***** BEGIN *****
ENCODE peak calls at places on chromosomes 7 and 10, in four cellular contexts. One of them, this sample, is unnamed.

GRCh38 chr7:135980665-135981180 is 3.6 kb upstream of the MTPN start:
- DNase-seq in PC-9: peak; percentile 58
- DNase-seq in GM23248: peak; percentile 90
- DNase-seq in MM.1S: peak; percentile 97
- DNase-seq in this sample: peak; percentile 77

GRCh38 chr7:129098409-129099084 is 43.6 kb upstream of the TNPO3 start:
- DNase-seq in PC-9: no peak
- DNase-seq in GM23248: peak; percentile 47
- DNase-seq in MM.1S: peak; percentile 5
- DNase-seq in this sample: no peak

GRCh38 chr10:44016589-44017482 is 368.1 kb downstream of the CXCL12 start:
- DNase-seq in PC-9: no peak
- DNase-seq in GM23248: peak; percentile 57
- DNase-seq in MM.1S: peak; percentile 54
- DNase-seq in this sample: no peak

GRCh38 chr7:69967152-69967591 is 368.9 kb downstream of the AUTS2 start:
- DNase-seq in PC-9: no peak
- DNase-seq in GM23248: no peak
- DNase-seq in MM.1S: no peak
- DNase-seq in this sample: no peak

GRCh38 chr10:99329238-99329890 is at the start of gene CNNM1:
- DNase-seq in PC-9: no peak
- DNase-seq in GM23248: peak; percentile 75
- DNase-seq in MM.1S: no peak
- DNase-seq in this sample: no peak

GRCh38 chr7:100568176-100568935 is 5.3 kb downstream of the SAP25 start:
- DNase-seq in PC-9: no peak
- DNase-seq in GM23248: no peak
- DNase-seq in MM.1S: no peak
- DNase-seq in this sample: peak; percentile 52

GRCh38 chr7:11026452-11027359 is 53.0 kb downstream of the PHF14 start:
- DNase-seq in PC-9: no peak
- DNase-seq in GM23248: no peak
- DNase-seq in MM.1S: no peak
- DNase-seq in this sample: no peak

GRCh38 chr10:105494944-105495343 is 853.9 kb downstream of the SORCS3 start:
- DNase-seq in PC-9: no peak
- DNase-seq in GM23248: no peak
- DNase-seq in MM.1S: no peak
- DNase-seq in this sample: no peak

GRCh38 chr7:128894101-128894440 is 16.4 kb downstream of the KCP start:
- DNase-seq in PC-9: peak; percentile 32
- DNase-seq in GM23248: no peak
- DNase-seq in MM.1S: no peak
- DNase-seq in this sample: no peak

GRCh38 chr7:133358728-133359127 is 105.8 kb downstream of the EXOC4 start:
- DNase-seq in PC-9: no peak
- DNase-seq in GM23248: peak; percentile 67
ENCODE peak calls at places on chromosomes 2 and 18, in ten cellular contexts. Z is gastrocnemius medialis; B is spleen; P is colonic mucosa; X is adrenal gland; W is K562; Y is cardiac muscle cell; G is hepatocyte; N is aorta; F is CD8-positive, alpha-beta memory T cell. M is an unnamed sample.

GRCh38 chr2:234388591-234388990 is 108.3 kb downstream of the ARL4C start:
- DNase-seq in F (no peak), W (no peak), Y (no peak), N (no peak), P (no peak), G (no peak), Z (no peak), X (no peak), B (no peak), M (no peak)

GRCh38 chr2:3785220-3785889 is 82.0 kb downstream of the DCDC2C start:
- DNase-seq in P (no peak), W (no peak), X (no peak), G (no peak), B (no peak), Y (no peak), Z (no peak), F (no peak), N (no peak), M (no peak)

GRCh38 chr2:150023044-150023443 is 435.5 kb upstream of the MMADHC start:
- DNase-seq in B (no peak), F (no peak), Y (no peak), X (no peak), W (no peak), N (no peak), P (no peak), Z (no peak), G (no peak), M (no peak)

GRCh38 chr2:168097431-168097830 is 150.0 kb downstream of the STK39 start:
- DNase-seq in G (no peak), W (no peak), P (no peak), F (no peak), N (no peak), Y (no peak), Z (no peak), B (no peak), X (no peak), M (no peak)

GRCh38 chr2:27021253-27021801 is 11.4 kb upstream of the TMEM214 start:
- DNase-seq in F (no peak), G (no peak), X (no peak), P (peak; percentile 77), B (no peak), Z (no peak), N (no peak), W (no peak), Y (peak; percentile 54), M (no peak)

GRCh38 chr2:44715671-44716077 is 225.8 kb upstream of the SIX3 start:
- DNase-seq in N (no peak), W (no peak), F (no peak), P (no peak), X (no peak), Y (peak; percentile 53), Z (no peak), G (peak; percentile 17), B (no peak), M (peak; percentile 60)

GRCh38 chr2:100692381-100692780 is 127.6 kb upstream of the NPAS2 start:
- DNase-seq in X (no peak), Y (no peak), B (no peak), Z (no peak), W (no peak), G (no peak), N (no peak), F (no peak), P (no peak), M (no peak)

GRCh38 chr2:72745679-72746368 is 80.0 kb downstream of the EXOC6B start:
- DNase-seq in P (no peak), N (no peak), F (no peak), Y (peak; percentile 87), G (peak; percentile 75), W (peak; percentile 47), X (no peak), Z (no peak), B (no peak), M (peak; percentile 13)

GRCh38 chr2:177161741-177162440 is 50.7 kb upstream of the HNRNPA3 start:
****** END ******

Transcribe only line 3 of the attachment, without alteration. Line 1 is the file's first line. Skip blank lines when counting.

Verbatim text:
- DNase-seq in PC-9: peak; percentile 58